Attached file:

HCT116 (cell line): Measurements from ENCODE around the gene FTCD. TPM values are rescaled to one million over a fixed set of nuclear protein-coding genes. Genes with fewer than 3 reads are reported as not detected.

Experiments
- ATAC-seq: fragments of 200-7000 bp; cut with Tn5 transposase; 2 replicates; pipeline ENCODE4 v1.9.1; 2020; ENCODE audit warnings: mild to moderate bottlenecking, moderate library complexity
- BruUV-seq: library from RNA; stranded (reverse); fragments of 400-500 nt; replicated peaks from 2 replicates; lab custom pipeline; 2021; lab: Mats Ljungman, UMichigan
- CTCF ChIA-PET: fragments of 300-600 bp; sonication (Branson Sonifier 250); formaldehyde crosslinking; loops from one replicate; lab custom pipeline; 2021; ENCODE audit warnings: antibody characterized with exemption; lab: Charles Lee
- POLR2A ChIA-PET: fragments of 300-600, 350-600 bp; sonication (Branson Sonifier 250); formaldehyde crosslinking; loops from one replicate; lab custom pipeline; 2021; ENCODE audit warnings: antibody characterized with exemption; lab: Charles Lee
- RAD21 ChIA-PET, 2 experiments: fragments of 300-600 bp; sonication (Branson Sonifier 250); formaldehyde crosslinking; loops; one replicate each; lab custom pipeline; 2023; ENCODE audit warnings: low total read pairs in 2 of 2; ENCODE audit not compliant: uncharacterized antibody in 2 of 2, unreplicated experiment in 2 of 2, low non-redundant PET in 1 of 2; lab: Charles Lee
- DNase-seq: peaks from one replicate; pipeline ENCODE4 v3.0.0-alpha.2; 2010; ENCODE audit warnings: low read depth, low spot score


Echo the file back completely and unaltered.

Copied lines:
HCT116 (cell line): Measurements from ENCODE around the gene FTCD. TPM values are rescaled to one million over a fixed set of nuclear protein-coding genes. Genes with fewer than 3 reads are reported as not detected.

Experiments
- ATAC-seq: fragments of 200-7000 bp; cut with Tn5 transposase; 2 replicates; pipeline ENCODE4 v1.9.1; 2020; ENCODE audit warnings: mild to moderate bottlenecking, moderate library complexity
- BruUV-seq: library from RNA; stranded (reverse); fragments of 400-500 nt; replicated peaks from 2 replicates; lab custom pipeline; 2021; lab: Mats Ljungman, UMichigan
- CTCF ChIA-PET: fragments of 300-600 bp; sonication (Branson Sonifier 250); formaldehyde crosslinking; loops from one replicate; lab custom pipeline; 2021; ENCODE audit warnings: antibody characterized with exemption; lab: Charles Lee
- POLR2A ChIA-PET: fragments of 300-600, 350-600 bp; sonication (Branson Sonifier 250); formaldehyde crosslinking; loops from one replicate; lab custom pipeline; 2021; ENCODE audit warnings: antibody characterized with exemption; lab: Charles Lee
- RAD21 ChIA-PET, 2 experiments: fragments of 300-600 bp; sonication (Branson Sonifier 250); formaldehyde crosslinking; loops; one replicate each; lab custom pipeline; 2023; ENCODE audit warnings: low total read pairs in 2 of 2; ENCODE audit not compliant: uncharacterized antibody in 2 of 2, unreplicated experiment in 2 of 2, low non-redundant PET in 1 of 2; lab: Charles Lee
- DNase-seq: peaks from one replicate; pipeline ENCODE4 v3.0.0-alpha.2; 2010; ENCODE audit warnings: low read depth, low spot score